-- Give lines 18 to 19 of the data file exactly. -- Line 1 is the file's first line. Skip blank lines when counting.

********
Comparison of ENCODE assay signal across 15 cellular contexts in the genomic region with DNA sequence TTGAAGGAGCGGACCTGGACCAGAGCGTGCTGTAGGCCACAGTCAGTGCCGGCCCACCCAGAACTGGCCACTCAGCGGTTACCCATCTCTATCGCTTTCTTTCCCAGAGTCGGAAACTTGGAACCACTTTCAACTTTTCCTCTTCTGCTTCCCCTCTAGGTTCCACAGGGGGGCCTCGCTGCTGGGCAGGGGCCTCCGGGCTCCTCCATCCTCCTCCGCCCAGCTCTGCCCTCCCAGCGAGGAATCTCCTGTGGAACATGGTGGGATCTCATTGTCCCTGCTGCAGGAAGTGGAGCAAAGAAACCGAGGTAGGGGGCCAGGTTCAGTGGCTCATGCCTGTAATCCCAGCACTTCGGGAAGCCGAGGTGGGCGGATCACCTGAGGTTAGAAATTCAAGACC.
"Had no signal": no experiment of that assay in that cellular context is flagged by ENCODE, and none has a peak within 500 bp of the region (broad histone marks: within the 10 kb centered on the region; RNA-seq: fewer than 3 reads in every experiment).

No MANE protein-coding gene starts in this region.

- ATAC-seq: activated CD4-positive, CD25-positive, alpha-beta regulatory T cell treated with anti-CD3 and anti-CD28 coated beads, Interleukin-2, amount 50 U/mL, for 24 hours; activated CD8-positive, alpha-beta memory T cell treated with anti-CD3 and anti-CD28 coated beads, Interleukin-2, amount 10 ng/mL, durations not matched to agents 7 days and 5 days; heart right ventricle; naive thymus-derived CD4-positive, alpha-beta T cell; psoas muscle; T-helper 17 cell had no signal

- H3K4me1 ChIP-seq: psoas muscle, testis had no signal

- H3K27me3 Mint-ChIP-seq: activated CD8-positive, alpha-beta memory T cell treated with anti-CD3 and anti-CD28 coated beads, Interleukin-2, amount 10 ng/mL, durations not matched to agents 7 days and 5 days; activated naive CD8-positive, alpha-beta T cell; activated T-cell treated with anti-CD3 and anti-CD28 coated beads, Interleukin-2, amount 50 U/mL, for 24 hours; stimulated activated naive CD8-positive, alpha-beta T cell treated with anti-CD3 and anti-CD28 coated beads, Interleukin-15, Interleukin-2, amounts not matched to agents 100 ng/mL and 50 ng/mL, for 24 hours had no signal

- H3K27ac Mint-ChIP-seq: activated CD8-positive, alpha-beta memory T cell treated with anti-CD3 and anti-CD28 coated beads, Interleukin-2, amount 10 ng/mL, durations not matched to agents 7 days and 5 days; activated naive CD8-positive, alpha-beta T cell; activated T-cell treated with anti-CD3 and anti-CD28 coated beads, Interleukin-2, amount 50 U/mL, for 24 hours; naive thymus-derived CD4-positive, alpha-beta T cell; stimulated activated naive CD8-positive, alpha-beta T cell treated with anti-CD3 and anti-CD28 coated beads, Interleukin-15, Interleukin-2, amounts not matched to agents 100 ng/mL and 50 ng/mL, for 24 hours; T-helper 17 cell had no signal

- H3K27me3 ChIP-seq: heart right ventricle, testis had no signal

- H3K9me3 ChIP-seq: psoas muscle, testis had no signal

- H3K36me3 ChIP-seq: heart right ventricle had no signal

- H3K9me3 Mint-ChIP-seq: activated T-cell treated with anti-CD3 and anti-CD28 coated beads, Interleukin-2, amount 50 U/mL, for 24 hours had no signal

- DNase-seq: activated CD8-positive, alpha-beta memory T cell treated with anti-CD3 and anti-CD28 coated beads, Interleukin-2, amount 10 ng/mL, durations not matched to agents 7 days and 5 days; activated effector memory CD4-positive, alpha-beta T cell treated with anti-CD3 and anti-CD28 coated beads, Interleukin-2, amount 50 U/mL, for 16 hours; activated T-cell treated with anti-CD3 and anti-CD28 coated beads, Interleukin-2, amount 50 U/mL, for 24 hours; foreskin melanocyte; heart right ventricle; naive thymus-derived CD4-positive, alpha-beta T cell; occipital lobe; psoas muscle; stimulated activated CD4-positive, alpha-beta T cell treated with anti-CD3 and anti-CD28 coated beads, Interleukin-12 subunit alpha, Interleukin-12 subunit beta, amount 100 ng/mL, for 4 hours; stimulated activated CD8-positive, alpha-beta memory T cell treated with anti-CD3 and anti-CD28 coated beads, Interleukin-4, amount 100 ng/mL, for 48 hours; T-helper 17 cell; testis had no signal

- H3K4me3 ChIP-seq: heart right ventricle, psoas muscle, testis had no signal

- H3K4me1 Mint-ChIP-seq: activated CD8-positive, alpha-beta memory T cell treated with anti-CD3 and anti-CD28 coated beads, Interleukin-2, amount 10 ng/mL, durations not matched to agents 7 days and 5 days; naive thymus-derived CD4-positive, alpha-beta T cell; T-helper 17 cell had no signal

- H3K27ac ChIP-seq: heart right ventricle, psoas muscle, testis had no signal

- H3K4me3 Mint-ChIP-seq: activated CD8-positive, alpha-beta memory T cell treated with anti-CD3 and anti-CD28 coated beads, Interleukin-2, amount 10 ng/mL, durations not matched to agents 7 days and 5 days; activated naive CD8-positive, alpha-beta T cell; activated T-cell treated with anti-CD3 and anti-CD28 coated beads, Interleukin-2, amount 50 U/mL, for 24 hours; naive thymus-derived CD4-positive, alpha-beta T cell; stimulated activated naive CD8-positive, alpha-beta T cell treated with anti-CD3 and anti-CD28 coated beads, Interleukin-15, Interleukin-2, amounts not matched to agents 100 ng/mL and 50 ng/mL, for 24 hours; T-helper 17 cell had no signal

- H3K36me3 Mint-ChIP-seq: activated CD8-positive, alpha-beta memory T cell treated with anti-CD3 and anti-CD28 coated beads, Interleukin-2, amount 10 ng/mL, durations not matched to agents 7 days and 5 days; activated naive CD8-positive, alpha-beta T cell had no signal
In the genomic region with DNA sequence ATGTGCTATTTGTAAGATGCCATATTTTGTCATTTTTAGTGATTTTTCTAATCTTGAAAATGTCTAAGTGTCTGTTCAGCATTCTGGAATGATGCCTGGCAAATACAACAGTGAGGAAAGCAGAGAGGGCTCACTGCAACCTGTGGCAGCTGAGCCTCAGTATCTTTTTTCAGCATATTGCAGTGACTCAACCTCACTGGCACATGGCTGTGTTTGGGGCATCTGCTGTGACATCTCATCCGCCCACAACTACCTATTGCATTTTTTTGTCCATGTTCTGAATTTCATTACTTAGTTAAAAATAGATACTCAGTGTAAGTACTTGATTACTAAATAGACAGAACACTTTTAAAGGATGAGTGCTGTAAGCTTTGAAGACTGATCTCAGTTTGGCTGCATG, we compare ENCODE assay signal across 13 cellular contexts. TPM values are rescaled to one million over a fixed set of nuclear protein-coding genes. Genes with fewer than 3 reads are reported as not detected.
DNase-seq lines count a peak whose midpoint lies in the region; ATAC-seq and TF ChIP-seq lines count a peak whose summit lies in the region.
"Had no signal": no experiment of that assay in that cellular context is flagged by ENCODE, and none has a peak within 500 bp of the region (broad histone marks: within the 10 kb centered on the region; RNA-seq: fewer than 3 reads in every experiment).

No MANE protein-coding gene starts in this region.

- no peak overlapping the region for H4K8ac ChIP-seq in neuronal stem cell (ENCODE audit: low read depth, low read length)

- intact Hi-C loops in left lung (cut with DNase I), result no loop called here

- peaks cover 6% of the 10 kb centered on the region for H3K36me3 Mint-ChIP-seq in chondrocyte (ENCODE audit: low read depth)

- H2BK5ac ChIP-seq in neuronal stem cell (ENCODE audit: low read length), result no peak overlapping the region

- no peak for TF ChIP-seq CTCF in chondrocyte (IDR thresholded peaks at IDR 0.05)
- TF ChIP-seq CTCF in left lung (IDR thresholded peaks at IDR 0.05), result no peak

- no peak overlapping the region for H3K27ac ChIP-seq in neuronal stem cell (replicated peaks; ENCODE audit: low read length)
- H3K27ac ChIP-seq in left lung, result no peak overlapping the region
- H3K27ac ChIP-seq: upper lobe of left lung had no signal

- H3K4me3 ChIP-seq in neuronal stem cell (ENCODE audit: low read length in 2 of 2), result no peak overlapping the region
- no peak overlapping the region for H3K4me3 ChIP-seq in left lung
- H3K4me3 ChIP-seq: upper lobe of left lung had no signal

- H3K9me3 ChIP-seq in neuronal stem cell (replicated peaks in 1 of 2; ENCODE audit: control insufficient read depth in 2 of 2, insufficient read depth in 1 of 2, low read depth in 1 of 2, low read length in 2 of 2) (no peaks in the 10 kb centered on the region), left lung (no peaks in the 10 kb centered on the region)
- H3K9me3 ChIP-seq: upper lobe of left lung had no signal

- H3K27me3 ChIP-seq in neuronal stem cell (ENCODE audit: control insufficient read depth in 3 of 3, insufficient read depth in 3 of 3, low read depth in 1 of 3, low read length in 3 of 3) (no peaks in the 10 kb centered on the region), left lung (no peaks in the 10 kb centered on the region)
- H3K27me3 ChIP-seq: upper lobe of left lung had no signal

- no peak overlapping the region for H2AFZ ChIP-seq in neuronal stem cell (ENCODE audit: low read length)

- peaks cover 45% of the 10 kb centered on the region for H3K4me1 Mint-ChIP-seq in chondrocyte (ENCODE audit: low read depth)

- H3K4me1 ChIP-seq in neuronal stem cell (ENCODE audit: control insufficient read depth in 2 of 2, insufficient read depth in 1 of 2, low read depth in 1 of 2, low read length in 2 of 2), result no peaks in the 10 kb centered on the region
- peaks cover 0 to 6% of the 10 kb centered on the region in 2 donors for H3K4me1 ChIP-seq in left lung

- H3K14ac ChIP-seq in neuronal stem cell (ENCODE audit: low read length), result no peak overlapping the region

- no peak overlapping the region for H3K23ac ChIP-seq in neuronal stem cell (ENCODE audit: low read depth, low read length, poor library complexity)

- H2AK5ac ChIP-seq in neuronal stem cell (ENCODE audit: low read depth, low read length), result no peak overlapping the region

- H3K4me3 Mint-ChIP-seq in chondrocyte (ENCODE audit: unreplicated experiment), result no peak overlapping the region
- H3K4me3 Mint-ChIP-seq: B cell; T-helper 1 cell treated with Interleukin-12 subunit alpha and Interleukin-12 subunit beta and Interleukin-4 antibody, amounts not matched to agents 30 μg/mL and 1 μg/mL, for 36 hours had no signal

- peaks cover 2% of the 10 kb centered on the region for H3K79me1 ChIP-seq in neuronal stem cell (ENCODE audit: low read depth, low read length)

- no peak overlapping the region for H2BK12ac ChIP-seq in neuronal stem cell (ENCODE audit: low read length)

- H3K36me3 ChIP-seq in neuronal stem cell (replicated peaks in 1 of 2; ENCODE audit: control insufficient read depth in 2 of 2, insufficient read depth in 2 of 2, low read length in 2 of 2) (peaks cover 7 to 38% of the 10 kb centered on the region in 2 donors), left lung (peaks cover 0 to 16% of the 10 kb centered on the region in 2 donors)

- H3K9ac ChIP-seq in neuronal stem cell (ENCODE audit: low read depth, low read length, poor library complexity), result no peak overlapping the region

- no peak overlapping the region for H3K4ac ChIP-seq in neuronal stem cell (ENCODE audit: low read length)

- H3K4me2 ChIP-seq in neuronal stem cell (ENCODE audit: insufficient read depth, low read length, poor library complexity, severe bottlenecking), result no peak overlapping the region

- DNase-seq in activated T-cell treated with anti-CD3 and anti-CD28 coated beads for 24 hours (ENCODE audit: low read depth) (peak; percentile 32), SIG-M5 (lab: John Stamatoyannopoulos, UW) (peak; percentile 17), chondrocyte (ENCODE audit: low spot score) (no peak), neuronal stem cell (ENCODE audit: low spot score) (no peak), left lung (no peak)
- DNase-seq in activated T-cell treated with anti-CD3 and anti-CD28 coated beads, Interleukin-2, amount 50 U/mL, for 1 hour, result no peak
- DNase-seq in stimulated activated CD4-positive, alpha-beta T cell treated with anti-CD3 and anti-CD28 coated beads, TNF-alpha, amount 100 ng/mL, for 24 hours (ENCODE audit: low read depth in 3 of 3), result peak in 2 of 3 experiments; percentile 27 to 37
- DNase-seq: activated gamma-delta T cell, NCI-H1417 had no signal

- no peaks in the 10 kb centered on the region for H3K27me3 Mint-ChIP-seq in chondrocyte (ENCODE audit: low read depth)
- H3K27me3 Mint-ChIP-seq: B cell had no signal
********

In the genomic region with DNA sequence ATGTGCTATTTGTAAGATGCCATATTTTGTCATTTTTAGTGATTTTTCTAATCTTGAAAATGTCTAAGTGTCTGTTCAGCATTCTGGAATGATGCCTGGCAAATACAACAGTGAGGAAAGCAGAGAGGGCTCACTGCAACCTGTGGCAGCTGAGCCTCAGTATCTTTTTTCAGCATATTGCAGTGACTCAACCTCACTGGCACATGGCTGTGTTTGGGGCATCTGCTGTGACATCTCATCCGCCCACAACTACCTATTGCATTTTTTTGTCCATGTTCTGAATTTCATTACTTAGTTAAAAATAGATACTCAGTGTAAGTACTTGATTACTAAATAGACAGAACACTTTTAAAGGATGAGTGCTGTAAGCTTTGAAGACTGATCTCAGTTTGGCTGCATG, we compare ENCODE assay signal across 13 cellular contexts. TPM values are rescaled to one million over a fixed set of nuclear protein-coding genes. Genes with fewer than 3 reads are reported as not detected.
DNase-seq lines count a peak whose midpoint lies in the region; ATAC-seq and TF ChIP-seq lines count a peak whose summit lies in the region.